Turkish Eggplant Salsa

4.65 stars average

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This smoky Turkish eggplant salsa made with tomatoes and red peppers can be served hot, cold, or room temperature. 

Dipping pita bread in Turkish eggplant salsa.

My husband and I love eating out at a local Turkish restaurant here in Grand Rapids. In typical Liz fashion, I am always more interested in the appetizers than the entire rest of the menu combined. What can I say? I love a good dip. This Turkish eggplant salsa is inspired by the one we always order. Smoky, charred, slightly sweet and totally addictive, you won’t believe how easy this healthy appetizer comes together. Served warm, room temperature, or chilled, it is delicious eaten as a dip with pita chips, as a side with grilled meat, or on top of quinoa as a hearty vegetarian/vegan main dish.


Ingredients for turkish eggplant salsa
  • Olive oil: Mild flavored and relatively healthy oil to cook the eggplant and other veggies.
  • Garlic: Gives the dip a sweet and spicy, pungent, aromatic taste.
  • Eggplant: Very mild vegetal flavor, it cooks to a very creamy texture and loses most of it’s bitter undertones.
  • Bell pepper: I like to use red bell pepper as it’s the sweetest of the bell peppers, but you could use orange or yellow!
  • Tomatoes: Diced tomatoes really give this dip a salsa like feel, and you can use freshly diced or canned!
  • Warm spices: Cumin, smoked paprika, and cayenne give this dip a mild kick of heat and depth of flavor.
  • Sugar: Balances out some of the acidity of this dip.
  • Lemon juice: Fresh, bright, citrus taste that pairs well with the other flavors.

How to Make Turkish Eggplant Salsa

Liz chopping an eggplant

Start your Turkish eggplant salsa by taking your eggplant and cutting it into cubes, and dicing your bell pepper and tomatoes.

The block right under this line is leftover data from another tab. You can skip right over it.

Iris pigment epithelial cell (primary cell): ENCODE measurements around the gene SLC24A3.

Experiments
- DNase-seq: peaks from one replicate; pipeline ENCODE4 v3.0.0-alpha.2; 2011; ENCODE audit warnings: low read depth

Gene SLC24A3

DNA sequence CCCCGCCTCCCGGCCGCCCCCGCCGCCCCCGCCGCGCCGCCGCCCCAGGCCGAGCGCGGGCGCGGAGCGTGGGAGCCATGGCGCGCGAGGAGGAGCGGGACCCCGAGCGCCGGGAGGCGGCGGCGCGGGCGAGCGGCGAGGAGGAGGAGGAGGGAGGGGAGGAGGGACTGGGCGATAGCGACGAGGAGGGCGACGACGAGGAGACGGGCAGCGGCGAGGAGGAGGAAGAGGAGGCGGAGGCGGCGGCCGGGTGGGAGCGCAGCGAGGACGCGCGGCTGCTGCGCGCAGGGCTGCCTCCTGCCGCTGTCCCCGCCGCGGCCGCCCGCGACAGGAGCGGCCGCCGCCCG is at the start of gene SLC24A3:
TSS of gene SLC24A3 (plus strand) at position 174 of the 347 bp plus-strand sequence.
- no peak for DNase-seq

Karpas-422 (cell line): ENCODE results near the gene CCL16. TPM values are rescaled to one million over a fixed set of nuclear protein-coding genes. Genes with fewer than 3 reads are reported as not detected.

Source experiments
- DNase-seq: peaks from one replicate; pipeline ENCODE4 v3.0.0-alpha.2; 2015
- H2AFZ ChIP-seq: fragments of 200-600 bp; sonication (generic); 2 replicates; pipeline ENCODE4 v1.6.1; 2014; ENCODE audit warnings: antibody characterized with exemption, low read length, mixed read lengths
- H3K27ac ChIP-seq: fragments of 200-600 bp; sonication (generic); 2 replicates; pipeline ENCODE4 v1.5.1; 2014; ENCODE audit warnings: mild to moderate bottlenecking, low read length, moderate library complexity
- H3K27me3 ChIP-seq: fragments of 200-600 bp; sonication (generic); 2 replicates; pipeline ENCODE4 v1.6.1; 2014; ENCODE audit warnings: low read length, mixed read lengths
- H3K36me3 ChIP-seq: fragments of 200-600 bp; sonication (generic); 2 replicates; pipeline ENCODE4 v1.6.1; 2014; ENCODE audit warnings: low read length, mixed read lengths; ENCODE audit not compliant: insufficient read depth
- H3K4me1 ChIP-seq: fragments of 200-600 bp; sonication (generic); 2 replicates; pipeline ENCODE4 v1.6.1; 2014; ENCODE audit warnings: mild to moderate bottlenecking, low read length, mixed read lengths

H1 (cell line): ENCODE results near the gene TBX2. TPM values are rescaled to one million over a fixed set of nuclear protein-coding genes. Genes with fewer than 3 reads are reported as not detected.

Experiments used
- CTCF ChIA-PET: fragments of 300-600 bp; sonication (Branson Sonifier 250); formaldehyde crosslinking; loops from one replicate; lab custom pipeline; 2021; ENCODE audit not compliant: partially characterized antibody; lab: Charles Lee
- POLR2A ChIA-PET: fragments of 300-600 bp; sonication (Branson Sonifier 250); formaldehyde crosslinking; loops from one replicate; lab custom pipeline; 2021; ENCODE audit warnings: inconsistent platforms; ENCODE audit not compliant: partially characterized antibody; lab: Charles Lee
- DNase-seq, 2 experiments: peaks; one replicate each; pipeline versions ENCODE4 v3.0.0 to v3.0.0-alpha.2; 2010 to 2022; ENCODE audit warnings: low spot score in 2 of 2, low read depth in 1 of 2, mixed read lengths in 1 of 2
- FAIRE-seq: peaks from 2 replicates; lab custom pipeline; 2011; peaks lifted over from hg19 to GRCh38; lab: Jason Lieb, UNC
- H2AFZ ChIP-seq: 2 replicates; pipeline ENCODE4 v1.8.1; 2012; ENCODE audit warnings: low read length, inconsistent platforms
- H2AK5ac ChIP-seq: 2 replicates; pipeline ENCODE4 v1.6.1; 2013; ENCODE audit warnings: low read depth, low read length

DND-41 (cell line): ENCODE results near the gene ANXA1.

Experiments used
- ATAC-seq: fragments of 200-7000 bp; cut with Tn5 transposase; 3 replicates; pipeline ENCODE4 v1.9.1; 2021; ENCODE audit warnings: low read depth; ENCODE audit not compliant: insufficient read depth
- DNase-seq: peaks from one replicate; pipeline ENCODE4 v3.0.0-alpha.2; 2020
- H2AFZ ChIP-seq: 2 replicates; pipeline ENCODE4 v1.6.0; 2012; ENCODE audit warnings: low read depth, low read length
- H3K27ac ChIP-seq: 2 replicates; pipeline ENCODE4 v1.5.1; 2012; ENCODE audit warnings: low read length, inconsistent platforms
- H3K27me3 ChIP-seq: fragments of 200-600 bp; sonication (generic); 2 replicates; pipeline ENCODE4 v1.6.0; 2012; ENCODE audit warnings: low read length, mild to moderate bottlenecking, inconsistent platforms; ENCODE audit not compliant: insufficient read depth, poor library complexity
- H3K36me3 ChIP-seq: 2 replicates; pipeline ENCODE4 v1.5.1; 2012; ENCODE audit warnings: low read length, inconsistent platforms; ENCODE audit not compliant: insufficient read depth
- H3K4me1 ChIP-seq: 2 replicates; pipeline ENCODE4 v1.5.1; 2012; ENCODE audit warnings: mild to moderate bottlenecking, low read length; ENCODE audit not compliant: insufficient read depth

Cooking chopped eggplant

Then heat olive oil in a pan over medium-high heat and add the garlic, eggplant, and a sprinkle of salt, sautéing until eggplant starts to soften.

Adding diced red bell pepper to pan

Then add the red bell peppers to the pan.

Adding diced tomatoes to pan

Followed by the diced tomatoes. Add in the cumin, smoked paprika, cayenne, sugar, and lemon juice. Stir together, reduce heat and simmer until all vegetables soften and flavors develop.

Turkish Eggplant Salsa

Serve garnished with fresh parsley and a side of pita chips, and enjoy your Turkish eggplant salsa!

Frequently Asked Questions

What is Mutabbal made of?

Mutabbal (or moutabal) is another Middle Eastern dip that is made with eggplant, although I’d say it’s more similar to baba ghanoush or hummus than my Turkish eggplant salsa.

Is it healther to eat eggplant raw or cooked?

Eggplant is good for you whether you eat it raw or cooked, however cooking it usually will make it less bitter.

Do you have to peel eggplant to eat?

The skin of the eggplant is totally edible! Although, depending on the thickness of the skin, you may want to simply based on textural preference.

Turkish Eggplant Salsa wide

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Liz eating Turkish eggplant salsa.